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Taylorized Academic Labor

            By now the process of casualization of the professoriate is well-known.  Larger and larger proportions of courses are being taught by adjuncts rather than full-time faculty.  At the City University of New York, for example, despite recent hiring efforts, the number of full-time faculty has fallen from about 11,300 to about 6,300 since the fiscal crisis of the 1970s, the balance being made up by adjuncts, a fourth of them graduate students.  Faced with these changes in the job market, we are accustomed to consoling ourselves with the thought that we are professionals.  No matter how poor the pay or the job conditions, we will always have skills that set us apart from our most exploited brethren.  But will we?  Or are historians really practitioners of a form of highly skilled labor, one that so far has evaded the replacement by the closely regimented wage labor that has befallen so many other forms of work?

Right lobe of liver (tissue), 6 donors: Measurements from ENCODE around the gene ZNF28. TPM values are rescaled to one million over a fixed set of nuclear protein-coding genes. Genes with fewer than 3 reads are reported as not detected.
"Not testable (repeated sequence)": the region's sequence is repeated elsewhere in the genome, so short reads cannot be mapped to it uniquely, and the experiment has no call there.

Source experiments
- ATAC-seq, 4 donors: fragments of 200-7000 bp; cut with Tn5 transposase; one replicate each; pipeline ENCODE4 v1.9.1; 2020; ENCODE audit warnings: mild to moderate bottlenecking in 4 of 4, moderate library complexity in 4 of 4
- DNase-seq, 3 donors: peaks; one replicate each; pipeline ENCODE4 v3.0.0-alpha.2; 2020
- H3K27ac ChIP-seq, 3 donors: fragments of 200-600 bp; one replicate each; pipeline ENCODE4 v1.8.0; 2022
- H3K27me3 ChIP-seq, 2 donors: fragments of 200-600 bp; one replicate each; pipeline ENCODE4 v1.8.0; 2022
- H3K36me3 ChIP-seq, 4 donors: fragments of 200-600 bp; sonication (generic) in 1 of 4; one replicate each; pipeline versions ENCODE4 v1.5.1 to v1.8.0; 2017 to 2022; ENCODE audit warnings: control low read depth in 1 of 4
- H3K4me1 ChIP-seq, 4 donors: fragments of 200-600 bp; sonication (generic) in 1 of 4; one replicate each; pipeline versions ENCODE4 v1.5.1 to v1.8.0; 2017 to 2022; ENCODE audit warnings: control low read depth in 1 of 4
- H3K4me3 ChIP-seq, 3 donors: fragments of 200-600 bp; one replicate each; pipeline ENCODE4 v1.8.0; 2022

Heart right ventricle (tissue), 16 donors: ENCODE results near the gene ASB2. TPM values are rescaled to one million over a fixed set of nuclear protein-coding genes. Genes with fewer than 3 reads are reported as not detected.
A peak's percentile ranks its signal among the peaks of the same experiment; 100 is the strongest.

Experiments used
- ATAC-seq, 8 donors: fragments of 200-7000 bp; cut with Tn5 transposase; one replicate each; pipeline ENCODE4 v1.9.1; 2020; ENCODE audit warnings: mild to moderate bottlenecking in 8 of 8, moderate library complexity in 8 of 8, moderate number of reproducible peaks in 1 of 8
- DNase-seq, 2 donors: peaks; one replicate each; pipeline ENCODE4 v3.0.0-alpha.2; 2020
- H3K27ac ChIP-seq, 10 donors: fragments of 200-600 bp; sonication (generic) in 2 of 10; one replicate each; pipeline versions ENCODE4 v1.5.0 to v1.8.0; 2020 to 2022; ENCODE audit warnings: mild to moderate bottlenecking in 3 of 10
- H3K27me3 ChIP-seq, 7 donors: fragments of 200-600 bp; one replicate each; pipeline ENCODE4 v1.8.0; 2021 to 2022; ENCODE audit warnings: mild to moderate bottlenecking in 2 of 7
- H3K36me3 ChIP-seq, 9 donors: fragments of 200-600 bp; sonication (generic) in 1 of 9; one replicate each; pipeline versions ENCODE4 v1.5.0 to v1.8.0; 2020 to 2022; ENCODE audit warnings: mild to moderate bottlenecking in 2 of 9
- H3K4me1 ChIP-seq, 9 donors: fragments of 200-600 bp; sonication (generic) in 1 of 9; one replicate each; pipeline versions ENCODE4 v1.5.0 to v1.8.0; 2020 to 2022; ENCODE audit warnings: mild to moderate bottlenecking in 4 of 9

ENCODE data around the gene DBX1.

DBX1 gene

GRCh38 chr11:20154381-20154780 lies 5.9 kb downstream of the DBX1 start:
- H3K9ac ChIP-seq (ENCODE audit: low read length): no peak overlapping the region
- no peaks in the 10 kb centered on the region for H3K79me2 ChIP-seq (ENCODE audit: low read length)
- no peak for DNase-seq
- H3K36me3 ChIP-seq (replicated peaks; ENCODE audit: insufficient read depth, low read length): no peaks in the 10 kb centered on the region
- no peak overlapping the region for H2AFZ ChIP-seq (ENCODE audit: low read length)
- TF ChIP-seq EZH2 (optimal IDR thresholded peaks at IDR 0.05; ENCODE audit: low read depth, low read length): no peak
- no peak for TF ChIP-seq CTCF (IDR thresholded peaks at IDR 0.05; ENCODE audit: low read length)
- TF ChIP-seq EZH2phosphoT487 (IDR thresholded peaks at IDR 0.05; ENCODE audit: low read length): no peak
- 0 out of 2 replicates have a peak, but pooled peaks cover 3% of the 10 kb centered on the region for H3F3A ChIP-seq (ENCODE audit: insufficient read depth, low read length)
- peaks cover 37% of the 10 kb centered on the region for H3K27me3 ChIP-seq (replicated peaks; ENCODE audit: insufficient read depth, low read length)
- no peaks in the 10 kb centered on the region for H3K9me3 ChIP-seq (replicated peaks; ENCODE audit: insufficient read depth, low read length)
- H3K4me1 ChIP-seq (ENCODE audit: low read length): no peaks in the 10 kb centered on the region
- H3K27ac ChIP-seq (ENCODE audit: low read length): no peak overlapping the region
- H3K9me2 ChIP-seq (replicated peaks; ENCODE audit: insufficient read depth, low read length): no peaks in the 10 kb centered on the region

For a week in the summers of 2004 to 2006, I worked as a reader for the Advanced Placement World History exam in Lincoln, Nebraska.  World History is among the newest of the AP exams, which began in 1956 with 1,229 students.  According to the College Board, by last year, that number had grown to nearly 1.5 million students, taking more than 2.5 million exams.  These courses, as is well known, do in fact substitute for traditional college courses at a growing number of schools.  According to the AP Program, 90 percent of all American schools accept AP courses for credit or placement.  In 2006 there were 437 World History readers, who read 84,000 exams of three essays each in 7 days.  The standard fee for a reader was $1,450.